Last year, Golden Leaf Holdings, a leading cannabis company, paid $3.3 million for almost 100 acres of land in Oregon to build a marijuana growing, processing and research site.
The future looked bright: Oregon voters had legalized recreational marijuana in 2014. But Measure 91 gave counties and towns the opportunity to opt out and ban pot businesses.
Days after Golden Leaf signed the papers on the property in Marion County near the town of Aurora, the county banned marijuana businesses in unincorporated areas. So did about 100 other towns and counties.
“That shut us out completely out of the recreational market, which was our original strategy,” said Beau Whitney, a Golden Leaf vice president.
Now, Golden Leaf has another chance. Marion County is one of about 50 Oregon towns and counties that will decide in the Nov. 8 election whether to opt back into the marijuana business, according to the Oregon Liquor Control Commission, which regulates and licenses the industry.
Other states across America are also grappling with the issue of how to deal with the emerging marijuana business. Recreational or medical marijuana measures are on ballots in Arizona, Arkansas, California, Florida, Maine, Massachusetts, Montana, Nevada and North Dakota.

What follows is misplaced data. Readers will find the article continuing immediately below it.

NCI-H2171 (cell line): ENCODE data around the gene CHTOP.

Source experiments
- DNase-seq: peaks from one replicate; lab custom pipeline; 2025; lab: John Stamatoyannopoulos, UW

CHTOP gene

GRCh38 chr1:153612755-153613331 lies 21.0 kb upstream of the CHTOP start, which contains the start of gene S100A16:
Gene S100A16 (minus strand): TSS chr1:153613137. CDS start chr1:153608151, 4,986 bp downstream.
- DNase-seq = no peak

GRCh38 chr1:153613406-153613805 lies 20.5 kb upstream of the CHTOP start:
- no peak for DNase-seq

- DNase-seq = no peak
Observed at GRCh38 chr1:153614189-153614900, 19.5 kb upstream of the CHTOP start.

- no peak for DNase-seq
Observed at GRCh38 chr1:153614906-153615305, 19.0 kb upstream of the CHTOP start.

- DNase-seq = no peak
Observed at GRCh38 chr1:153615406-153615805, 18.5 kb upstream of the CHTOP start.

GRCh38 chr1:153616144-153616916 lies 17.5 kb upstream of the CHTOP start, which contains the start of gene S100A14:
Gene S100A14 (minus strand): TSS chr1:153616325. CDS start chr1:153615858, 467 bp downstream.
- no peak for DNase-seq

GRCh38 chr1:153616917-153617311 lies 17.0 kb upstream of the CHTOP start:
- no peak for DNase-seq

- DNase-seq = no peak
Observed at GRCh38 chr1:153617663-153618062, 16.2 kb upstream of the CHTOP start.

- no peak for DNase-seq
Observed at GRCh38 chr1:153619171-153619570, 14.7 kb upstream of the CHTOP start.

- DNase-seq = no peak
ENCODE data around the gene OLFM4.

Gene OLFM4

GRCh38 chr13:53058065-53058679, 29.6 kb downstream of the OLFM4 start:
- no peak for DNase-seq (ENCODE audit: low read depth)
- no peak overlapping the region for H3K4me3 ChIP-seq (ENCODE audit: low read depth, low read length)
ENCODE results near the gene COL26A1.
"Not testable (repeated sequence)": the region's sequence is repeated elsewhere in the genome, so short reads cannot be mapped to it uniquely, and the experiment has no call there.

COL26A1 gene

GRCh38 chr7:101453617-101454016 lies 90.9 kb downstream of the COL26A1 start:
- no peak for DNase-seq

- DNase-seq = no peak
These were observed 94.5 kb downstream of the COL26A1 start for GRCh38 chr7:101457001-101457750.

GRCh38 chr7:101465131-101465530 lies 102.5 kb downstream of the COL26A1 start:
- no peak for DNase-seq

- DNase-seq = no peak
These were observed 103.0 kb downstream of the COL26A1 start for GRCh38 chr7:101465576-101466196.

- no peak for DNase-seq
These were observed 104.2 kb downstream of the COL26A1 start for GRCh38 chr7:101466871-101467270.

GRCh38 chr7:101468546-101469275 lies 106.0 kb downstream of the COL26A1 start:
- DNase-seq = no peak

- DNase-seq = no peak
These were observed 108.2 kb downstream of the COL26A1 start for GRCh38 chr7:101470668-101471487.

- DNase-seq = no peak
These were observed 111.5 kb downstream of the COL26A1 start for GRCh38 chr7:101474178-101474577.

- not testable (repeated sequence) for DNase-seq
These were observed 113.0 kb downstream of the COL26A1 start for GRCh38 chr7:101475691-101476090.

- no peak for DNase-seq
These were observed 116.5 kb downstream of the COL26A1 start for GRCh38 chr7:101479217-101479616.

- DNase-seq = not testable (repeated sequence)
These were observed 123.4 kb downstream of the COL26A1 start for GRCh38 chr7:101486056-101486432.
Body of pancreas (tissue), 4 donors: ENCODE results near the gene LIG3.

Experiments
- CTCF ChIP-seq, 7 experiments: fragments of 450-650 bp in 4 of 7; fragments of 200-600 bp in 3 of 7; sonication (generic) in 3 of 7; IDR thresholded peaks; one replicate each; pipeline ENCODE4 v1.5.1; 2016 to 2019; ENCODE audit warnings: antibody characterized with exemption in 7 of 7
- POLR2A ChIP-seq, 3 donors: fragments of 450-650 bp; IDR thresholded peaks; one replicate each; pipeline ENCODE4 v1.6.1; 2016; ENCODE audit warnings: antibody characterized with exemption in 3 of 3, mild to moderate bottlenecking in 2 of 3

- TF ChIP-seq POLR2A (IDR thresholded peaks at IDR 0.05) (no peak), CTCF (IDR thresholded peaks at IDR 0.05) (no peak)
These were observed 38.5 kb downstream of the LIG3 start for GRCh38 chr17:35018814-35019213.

At Golden Leaf’s property, in the Willamette Valley between Portland and Salem, valuable machines to process marijuana into potent oils are mostly idle, used only for medical marijuana. One greenhouse was filled with rows of robust pot plants, but about 20 other greenhouses stood empty under rainy skies on a recent afternoon.
Whitney said Marion County will lose $7.5 million in employees’ wages per year and in company spending for infrastructure development if voters say no to marijuana, forcing Golden Leaf to move elsewhere.
“We just want a level playing field,” Whitney said. “We’re just looking for reasonable regulation.”